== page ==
The real story behind the most famous scandal in sports history

The Betrayal: The 1919 World Series and the Birth of Modern Baseball

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Charles Fountain

It’s the most famous scandal in sports history: the 1919 World Series, where eight players for the Chicago White Sox allegedly accepted bribes to throw some of the games against the Cincinnati Reds. As with many famous sports stories, so many urban legends have grown up around it that it’s all but impossible to figure out what actually happened. Fountain, a journalism teacher and sports historian, tries to sort through the archival evidence and separate fact from fiction. But he admits that when all the participants are dead, and many pieces of evidence are dubious or disputed, it’s hard to know for sure: as he points out early on, we don’t even know if the White Sox lost because they were trying to lose “or because the Reds simply beat ’em.”

Fountain does a good, patient job of telling us what it is possible to know. For example, the White Sox’s star player, Joe Jackson, has been mythologized as an innocent victim because of his high batting average in the series. Fountain points out that even if he didn’t actually try to lose, “by his own admission, he took the gamblers’ money, and he kept the guilty knowledge of the fix to himself.” And while no one will ever be able to prove that gambling king Arnold Rothstein was behind the fix, Fountain makes it clear that he was “the only plausible source,” especially because all the gamblers connected to the scandal “had a direct and proven connection with Arnold Rothstein.”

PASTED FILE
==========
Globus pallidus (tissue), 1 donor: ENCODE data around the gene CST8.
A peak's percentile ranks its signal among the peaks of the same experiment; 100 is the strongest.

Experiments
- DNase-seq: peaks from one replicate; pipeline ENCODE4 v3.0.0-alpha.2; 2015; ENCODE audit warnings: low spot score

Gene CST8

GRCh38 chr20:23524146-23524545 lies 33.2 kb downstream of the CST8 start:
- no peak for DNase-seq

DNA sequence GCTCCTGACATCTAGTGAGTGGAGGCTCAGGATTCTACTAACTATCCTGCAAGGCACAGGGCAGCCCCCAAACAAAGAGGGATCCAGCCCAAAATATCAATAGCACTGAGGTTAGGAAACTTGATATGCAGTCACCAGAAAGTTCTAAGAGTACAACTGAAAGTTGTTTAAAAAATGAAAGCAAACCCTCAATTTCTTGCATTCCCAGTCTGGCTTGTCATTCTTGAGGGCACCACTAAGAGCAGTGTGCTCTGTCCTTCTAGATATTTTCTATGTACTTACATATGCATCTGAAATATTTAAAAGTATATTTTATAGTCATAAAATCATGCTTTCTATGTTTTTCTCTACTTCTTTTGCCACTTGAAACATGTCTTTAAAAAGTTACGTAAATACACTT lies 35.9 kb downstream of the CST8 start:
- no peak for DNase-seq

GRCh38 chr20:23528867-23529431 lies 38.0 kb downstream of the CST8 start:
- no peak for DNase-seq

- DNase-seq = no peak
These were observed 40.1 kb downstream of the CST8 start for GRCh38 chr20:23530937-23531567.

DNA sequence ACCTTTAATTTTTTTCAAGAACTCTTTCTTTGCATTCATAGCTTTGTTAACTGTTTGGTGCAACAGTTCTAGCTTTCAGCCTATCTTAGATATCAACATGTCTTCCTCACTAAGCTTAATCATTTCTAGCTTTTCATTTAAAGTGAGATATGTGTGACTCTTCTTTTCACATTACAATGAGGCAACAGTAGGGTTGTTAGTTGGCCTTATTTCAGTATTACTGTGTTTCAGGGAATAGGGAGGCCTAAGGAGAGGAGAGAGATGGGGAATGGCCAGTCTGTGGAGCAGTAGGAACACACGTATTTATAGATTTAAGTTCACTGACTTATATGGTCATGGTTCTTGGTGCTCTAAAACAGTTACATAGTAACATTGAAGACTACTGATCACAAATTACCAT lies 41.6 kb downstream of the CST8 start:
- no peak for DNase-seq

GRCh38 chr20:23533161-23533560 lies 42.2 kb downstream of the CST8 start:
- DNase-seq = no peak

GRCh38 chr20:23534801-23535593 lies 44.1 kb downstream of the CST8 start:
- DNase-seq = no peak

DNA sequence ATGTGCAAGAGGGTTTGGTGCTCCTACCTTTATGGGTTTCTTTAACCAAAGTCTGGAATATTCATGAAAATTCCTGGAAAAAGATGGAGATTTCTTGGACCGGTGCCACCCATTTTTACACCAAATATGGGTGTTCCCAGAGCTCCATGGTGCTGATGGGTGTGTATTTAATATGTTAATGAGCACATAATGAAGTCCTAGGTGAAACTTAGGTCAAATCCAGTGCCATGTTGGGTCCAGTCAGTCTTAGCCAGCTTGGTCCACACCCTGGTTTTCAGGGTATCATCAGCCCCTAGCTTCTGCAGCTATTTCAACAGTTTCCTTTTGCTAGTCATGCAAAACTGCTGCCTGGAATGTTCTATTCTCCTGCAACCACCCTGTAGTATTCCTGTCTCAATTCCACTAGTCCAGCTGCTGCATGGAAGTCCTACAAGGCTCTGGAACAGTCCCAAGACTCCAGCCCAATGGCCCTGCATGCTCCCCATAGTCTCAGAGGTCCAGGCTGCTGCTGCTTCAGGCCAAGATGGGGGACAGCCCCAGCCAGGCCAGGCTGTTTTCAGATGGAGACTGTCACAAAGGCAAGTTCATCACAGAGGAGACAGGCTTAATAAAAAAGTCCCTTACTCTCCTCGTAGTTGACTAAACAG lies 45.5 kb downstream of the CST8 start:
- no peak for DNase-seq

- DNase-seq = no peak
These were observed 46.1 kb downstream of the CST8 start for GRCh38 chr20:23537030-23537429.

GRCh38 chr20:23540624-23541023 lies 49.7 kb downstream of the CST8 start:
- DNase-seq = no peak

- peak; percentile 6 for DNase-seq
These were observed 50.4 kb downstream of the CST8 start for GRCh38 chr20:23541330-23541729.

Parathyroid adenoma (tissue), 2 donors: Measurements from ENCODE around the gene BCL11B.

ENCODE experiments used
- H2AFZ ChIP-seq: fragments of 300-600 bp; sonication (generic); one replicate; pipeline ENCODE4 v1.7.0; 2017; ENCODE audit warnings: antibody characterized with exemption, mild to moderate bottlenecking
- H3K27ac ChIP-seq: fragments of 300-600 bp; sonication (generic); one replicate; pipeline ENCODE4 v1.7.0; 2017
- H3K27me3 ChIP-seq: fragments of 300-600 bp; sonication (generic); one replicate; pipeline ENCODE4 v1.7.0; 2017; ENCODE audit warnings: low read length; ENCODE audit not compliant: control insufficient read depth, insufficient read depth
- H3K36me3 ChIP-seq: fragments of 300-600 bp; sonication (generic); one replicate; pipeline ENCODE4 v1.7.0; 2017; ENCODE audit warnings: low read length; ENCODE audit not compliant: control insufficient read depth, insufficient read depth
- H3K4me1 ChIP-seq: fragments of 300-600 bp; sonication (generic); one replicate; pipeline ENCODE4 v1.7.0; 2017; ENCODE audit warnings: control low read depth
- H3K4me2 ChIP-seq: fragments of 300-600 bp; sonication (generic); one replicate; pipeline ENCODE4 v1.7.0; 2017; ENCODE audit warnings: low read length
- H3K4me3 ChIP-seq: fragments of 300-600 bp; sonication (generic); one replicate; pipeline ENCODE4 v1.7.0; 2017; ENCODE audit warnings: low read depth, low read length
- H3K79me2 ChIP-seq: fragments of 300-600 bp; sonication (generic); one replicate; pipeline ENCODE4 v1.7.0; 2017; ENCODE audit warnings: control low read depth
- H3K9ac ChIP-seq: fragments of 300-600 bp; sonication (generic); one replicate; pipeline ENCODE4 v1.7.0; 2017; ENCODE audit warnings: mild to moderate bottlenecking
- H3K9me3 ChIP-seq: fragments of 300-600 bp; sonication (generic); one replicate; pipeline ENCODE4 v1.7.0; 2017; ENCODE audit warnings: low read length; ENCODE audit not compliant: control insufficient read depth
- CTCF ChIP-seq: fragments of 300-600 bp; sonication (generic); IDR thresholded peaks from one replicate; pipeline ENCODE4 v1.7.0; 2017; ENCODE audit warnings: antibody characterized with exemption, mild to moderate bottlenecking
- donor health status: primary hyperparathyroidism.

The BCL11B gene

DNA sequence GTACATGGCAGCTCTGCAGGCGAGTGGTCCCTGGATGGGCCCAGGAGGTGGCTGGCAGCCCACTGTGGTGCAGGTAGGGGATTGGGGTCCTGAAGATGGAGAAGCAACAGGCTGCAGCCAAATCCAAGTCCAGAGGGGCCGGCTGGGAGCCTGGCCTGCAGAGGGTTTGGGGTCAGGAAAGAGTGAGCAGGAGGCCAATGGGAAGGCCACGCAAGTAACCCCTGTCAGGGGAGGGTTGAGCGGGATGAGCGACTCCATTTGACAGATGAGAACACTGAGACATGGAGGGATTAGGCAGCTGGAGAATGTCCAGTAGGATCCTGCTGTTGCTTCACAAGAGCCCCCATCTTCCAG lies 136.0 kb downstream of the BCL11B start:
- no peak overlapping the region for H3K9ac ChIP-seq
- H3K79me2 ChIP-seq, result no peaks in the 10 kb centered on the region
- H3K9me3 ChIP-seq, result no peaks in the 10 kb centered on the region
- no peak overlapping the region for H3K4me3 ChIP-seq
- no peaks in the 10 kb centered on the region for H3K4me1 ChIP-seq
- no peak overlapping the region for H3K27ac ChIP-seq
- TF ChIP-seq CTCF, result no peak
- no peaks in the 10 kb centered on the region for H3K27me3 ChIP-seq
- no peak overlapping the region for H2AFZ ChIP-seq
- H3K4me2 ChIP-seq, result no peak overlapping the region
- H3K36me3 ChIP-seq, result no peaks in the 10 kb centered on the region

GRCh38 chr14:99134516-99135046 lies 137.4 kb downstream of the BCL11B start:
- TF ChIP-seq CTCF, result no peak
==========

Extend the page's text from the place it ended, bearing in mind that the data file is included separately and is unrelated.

Because Fountain is so concerned with accuracy, The Betrayal is inevitably a less exciting read than the most famous book on the scandal, Eight Men Out, where Eliot Asinof threw scholarship to the wind and gave us a story with clear protagonists and villains. But Fountain does a much better job of putting the story in the context of the baseball world of the time, showing that the major leagues had a serious problem with gambling and allegations of rigged games. The book gets genuinely gripping in its second half, when he tells the story of White Sox owner Charles Comiskey and his attempts to cover up the fix. It’s too bad that, as Fountain admits, a kid may never have actually told Jackson “say it ain’t so, Joe!”—many people, he tells us, think a journalist made the whole scene up. But the things that really happened are certainly interesting enough.

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